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Biol Cybern. 1995 Nov;73(6):529-45.

The connectivity of the brain: multi-level quantitative analysis.

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Medical Research Council, Applied Psychology Unit, Cambridge, United Kingdom.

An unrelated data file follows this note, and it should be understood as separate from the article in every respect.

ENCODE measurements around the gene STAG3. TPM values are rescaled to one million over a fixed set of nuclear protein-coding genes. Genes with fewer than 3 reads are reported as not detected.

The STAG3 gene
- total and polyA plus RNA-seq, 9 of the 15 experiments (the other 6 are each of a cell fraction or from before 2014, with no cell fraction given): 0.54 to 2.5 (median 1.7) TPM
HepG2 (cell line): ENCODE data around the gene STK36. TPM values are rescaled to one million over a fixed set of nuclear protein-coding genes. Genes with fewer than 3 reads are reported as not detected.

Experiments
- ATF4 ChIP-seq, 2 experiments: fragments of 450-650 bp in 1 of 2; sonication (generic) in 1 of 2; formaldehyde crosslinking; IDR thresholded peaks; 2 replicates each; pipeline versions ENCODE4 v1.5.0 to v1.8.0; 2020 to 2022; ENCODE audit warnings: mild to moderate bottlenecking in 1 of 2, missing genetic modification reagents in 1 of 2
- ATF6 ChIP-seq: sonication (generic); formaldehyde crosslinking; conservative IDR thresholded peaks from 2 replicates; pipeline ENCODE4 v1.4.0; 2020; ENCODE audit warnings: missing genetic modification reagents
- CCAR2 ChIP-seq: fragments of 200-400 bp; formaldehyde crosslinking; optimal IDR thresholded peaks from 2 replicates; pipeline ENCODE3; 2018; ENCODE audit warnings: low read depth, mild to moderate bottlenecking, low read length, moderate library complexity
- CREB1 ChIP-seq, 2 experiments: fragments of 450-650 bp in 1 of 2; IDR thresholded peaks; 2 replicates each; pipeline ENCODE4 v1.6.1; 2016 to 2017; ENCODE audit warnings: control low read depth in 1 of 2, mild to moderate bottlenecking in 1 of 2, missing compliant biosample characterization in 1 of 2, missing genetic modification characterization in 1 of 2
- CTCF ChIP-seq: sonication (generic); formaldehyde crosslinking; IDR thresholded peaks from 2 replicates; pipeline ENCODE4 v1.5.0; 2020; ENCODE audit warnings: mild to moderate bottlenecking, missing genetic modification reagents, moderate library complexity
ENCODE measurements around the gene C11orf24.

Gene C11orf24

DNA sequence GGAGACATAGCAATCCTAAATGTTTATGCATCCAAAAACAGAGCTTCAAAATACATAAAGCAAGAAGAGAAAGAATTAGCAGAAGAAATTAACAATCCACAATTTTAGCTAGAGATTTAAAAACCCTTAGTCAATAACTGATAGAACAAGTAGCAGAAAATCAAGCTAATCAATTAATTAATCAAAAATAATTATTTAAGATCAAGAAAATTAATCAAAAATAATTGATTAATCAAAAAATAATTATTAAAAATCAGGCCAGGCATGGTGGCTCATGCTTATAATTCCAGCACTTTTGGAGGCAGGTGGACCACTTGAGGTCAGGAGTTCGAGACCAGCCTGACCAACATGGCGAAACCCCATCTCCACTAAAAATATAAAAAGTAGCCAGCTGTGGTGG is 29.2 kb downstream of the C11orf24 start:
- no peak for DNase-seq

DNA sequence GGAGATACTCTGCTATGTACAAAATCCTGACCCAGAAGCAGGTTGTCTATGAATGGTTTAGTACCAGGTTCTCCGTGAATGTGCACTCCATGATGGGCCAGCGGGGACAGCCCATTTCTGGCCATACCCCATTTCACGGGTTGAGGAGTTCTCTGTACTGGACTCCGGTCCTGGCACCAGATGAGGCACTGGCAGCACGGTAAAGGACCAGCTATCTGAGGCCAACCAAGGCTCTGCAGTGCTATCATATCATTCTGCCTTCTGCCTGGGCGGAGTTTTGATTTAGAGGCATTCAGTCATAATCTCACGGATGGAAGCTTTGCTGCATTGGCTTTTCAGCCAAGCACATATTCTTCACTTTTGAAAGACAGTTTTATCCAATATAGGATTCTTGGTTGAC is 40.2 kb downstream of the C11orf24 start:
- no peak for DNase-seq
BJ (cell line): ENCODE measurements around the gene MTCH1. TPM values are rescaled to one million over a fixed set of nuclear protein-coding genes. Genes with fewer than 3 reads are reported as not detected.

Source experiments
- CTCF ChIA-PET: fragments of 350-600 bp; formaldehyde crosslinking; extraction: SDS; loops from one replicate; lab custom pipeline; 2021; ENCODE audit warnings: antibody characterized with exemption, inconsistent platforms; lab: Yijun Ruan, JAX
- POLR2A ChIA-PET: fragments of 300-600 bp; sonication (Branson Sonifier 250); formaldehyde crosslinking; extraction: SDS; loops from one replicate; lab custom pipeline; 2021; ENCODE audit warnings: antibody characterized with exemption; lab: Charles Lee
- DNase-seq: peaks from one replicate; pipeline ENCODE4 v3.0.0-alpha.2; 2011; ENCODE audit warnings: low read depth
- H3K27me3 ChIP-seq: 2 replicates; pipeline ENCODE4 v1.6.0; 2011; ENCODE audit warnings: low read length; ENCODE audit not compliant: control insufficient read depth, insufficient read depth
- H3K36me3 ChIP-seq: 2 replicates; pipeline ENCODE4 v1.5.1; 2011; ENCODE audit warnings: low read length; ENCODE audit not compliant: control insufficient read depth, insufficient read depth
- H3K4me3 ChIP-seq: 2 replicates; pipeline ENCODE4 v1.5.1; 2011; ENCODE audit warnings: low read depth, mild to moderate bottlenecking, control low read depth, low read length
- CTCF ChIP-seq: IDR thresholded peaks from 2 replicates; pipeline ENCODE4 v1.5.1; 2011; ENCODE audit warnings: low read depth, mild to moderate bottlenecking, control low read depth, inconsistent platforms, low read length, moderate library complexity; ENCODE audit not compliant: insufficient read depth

We develop a mathematical formalism or calculating connectivity volumes generated by specific topologies with various physical packing strategies. We consider four topologies (full, random, nearest-neighbor, and modular connectivity) and three physical models: (i) interior packing, where neurons and connection fibers are intermixed, (ii) sheeted packing where neurons are located on a sheet with fibers running underneath, and (iii) exterior packing where the neurons are located at the surfaces of a cube or sphere with fibers taking up the internal volume. By extensive cross-referencing of available human neuroanatomical data we produce a consistent set of parameters for the whole brain, the cerebral cortex, and the cerebellar cortex. By comparing these inferred values with those predicted by the expressions, we draw the following general conclusions for the human brain, cortex, and cerebellum: (i) Interior packing is less efficient than exterior packing (in a sphere). (ii) Fully and randomly connected topologies are extremely inefficient. More specifically we find evidence that different topologies and physical packing strategies might be used at different scales. (iii) For the human brain at a macro-structural level, modular topologies on an exterior sphere approach the data most closely. (iv) On a mesostructural level, laminarization and columnarization are evidence of the superior efficiency of organizing the wiring as sheets. (v) Within sheets, microstructures emerge in which interior models are shown to be the most efficient. With regard to interspecies similarities and differences we conjecture (vi) that the remarkable constancy of number of neurons per underlying square millimeter of cortex may be the result of evolution minimizing interneuron distance in grey matter, and (vii) that the topologies that best fit the human brain data should not be assumed to apply to other mammals, such as the mouse for which we show that a random topology may be feasible for the cortex.

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